If you want a driver that acts a bit more like a kernel-level driver, but does not live in kernel space, you can also make a fifo, or named pipe. This usually lives in the /dev/ directory (although it doesn't need to) and acts substantially like a device once set up. However, fifo's are one-directional only -- they have one reader and one writer.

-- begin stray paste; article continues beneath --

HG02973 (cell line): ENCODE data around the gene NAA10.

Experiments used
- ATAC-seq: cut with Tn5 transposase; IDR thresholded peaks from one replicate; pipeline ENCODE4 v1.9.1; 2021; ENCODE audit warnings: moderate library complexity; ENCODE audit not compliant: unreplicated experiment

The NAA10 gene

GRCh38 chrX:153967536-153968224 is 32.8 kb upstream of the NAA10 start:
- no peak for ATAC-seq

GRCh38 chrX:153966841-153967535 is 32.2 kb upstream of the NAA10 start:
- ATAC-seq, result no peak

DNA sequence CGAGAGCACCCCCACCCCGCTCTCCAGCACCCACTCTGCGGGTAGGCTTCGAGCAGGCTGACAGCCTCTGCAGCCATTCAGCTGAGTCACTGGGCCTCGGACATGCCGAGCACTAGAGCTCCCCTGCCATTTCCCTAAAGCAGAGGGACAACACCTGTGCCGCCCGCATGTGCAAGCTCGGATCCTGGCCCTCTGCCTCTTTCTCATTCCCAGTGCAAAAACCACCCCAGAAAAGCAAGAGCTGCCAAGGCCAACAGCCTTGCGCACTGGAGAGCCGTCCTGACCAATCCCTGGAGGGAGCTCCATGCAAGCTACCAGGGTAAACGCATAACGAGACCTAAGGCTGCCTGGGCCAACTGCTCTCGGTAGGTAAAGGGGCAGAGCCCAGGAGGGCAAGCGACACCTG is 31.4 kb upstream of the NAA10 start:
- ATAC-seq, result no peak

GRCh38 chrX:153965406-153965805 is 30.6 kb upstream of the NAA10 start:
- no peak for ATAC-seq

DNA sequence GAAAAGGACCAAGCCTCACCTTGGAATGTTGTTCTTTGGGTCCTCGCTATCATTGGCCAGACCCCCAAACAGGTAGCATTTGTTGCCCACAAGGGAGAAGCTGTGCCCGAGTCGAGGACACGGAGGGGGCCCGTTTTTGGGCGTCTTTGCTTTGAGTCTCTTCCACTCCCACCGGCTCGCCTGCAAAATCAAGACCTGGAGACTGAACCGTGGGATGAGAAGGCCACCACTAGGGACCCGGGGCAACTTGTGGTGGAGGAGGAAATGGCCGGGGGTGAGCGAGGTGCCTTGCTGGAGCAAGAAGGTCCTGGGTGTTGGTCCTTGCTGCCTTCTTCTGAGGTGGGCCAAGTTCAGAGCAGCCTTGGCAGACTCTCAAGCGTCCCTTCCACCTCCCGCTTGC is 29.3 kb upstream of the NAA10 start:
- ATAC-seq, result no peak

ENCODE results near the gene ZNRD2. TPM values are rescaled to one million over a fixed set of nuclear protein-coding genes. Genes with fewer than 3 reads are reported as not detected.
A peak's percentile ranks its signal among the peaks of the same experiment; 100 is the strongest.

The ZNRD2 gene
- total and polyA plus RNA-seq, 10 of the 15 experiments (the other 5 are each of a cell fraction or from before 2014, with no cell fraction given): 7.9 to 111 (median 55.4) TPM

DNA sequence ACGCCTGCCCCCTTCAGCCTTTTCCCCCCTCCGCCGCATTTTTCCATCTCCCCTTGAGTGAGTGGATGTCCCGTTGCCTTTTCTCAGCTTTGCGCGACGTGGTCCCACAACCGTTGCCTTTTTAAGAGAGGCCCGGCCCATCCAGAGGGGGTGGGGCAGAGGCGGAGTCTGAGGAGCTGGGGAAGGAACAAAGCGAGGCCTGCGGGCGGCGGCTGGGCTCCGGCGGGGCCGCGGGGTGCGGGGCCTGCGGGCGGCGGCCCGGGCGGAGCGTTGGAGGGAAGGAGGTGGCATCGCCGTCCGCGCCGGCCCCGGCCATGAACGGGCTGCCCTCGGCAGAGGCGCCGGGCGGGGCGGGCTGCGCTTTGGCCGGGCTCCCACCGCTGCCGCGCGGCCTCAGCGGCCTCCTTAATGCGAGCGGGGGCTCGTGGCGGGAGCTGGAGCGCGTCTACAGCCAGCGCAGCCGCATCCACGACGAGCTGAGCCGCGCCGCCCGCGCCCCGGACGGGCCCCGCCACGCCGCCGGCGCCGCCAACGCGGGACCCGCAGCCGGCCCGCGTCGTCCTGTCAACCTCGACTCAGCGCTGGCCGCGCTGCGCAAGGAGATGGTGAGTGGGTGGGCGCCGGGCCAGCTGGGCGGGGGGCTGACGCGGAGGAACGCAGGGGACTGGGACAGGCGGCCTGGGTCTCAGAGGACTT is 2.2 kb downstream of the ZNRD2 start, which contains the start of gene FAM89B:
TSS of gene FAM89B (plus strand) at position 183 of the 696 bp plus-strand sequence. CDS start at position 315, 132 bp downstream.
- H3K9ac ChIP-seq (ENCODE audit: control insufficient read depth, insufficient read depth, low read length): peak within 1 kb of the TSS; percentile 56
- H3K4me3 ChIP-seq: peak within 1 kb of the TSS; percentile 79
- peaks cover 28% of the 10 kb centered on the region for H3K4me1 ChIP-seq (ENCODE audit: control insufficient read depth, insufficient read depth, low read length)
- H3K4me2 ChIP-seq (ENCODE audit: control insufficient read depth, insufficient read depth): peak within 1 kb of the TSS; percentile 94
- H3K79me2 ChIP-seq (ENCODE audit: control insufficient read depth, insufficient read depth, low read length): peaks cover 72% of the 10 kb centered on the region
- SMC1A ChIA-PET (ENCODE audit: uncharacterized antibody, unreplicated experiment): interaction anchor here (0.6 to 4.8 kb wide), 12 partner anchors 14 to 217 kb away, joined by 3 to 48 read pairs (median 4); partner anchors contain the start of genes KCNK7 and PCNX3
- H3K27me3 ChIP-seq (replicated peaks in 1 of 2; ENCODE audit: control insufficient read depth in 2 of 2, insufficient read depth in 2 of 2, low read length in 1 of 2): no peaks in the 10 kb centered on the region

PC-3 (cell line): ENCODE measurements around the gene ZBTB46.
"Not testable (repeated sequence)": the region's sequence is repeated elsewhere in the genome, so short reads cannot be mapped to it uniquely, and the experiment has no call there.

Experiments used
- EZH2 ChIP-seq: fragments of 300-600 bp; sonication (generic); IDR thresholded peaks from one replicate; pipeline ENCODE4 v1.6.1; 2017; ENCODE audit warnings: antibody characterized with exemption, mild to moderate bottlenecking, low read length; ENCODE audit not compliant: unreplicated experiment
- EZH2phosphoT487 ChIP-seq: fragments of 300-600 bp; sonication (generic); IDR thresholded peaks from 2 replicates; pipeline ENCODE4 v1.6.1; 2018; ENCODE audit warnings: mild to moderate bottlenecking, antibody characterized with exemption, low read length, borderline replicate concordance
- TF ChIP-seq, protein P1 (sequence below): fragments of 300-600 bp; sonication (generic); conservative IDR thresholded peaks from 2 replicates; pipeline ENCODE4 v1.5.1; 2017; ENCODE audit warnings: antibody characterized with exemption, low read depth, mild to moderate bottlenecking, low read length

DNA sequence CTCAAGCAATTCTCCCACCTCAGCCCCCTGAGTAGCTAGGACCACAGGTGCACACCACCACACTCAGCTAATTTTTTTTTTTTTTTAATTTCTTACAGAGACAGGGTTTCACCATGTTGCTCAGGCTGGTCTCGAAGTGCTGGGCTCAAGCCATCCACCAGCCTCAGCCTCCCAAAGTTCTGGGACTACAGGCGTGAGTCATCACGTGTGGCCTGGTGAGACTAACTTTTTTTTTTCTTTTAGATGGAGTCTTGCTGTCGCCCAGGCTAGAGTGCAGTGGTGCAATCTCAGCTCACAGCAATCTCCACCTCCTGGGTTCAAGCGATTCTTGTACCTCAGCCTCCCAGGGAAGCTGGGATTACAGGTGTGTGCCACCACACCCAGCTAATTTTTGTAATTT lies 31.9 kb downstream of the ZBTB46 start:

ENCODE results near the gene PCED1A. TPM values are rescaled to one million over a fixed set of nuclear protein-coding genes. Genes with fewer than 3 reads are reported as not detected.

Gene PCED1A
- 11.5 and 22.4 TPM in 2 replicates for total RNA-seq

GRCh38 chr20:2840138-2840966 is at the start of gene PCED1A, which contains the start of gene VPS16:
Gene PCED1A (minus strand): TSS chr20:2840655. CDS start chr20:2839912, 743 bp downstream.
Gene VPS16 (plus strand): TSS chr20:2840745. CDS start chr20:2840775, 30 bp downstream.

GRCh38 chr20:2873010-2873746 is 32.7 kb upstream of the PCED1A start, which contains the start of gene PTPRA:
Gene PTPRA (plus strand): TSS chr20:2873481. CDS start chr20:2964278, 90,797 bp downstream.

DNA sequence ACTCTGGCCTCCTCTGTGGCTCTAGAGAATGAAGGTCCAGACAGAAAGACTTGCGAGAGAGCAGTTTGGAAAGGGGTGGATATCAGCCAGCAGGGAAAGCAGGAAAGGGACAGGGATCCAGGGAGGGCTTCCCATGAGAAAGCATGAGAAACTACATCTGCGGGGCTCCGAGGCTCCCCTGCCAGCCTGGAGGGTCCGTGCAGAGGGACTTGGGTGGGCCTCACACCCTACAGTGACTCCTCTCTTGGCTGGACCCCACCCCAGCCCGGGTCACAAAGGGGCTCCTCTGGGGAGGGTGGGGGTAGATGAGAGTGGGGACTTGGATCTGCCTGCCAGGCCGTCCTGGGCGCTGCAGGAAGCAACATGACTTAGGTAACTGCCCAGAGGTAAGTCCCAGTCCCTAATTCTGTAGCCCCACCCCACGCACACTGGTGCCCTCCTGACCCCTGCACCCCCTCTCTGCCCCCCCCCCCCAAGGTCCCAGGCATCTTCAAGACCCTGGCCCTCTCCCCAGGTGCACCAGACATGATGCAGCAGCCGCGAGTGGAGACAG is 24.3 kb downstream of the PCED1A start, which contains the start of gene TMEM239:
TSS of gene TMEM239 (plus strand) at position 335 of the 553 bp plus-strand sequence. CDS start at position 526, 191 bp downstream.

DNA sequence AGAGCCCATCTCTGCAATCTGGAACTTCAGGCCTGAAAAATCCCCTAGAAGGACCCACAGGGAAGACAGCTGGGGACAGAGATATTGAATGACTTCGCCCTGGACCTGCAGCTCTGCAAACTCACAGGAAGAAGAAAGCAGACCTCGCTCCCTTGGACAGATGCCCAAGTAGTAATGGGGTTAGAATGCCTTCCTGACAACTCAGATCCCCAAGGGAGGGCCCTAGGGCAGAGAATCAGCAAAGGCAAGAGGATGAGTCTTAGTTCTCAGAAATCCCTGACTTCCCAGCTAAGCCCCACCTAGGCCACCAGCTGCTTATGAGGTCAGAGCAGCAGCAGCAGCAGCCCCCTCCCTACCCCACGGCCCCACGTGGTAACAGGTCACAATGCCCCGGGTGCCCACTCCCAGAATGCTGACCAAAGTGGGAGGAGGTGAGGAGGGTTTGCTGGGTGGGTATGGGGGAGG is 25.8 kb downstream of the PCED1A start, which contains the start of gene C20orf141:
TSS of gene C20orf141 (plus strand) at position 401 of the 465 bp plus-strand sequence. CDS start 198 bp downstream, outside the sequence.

For instance, it used to be that if you had a PS/2-style mouse, and wanted to run XFree86, you had to create a fifo called /dev/mouse, and run a program called mconv which read PS/2 mouse ``droppings'' from /dev/psaux, and wrote the equivalent microsoft-style ``droppings'' to /dev/mouse. Then XFree86 would read the ``droppings'' from /dev/mouse, and it would be as if there were a microsoft mouse connected to /dev/mouse.